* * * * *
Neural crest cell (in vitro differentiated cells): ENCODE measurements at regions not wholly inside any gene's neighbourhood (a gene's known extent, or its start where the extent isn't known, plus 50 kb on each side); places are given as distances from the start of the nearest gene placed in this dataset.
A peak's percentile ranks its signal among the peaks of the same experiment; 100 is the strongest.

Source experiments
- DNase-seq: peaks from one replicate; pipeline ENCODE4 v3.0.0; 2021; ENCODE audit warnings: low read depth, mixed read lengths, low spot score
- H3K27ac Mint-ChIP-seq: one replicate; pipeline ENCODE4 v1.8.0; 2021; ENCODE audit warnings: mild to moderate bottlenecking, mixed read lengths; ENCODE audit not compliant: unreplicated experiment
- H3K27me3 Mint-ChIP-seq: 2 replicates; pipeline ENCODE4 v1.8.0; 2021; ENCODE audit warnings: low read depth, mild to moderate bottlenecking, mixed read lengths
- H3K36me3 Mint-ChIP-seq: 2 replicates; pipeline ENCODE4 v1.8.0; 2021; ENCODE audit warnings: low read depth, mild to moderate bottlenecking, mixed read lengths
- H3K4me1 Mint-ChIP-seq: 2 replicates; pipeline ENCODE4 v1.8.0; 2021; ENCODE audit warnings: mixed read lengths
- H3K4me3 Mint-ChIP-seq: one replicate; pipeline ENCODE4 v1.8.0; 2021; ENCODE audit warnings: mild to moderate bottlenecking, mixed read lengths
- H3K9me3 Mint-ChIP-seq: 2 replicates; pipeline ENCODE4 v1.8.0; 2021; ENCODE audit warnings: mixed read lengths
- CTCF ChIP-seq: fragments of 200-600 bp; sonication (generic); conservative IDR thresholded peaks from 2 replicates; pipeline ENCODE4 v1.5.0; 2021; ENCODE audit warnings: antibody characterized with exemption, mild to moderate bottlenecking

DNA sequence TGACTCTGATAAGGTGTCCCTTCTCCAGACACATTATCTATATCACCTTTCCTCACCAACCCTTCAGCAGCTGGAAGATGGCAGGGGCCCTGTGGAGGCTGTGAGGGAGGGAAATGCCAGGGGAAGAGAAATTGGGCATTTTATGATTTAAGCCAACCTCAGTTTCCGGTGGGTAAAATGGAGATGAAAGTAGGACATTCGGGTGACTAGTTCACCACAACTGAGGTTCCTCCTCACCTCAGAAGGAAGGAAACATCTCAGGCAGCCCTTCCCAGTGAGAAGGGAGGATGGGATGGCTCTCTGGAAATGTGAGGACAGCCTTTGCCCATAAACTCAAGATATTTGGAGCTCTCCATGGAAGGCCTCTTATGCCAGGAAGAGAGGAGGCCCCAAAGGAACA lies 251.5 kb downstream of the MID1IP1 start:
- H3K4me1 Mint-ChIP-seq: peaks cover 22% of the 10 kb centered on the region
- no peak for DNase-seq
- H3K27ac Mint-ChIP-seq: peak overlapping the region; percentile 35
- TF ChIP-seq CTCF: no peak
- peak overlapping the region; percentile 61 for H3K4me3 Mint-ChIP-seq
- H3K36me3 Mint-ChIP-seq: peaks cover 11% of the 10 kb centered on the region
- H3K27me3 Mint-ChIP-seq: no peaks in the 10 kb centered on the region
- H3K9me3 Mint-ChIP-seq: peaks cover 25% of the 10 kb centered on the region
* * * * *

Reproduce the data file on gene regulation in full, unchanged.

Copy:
Neural crest cell (in vitro differentiated cells): ENCODE measurements at regions not wholly inside any gene's neighbourhood (a gene's known extent, or its start where the extent isn't known, plus 50 kb on each side); places are given as distances from the start of the nearest gene placed in this dataset.
A peak's percentile ranks its signal among the peaks of the same experiment; 100 is the strongest.

Source experiments
- DNase-seq: peaks from one replicate; pipeline ENCODE4 v3.0.0; 2021; ENCODE audit warnings: low read depth, mixed read lengths, low spot score
- H3K27ac Mint-ChIP-seq: one replicate; pipeline ENCODE4 v1.8.0; 2021; ENCODE audit warnings: mild to moderate bottlenecking, mixed read lengths; ENCODE audit not compliant: unreplicated experiment
- H3K27me3 Mint-ChIP-seq: 2 replicates; pipeline ENCODE4 v1.8.0; 2021; ENCODE audit warnings: low read depth, mild to moderate bottlenecking, mixed read lengths
- H3K36me3 Mint-ChIP-seq: 2 replicates; pipeline ENCODE4 v1.8.0; 2021; ENCODE audit warnings: low read depth, mild to moderate bottlenecking, mixed read lengths
- H3K4me1 Mint-ChIP-seq: 2 replicates; pipeline ENCODE4 v1.8.0; 2021; ENCODE audit warnings: mixed read lengths
- H3K4me3 Mint-ChIP-seq: one replicate; pipeline ENCODE4 v1.8.0; 2021; ENCODE audit warnings: mild to moderate bottlenecking, mixed read lengths
- H3K9me3 Mint-ChIP-seq: 2 replicates; pipeline ENCODE4 v1.8.0; 2021; ENCODE audit warnings: mixed read lengths
- CTCF ChIP-seq: fragments of 200-600 bp; sonication (generic); conservative IDR thresholded peaks from 2 replicates; pipeline ENCODE4 v1.5.0; 2021; ENCODE audit warnings: antibody characterized with exemption, mild to moderate bottlenecking

DNA sequence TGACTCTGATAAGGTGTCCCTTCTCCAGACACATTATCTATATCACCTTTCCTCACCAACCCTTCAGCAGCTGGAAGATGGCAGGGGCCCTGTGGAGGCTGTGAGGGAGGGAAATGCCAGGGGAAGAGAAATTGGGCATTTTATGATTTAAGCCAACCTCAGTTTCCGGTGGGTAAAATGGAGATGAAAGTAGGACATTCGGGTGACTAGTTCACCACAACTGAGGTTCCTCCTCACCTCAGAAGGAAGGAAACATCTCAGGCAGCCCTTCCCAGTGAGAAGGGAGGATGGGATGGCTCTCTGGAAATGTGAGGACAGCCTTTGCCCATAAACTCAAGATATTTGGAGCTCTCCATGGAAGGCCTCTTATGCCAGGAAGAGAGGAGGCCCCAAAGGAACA lies 251.5 kb downstream of the MID1IP1 start:
- H3K4me1 Mint-ChIP-seq: peaks cover 22% of the 10 kb centered on the region
- no peak for DNase-seq
- H3K27ac Mint-ChIP-seq: peak overlapping the region; percentile 35
- TF ChIP-seq CTCF: no peak
- peak overlapping the region; percentile 61 for H3K4me3 Mint-ChIP-seq
- H3K36me3 Mint-ChIP-seq: peaks cover 11% of the 10 kb centered on the region
- H3K27me3 Mint-ChIP-seq: no peaks in the 10 kb centered on the region
- H3K9me3 Mint-ChIP-seq: peaks cover 25% of the 10 kb centered on the region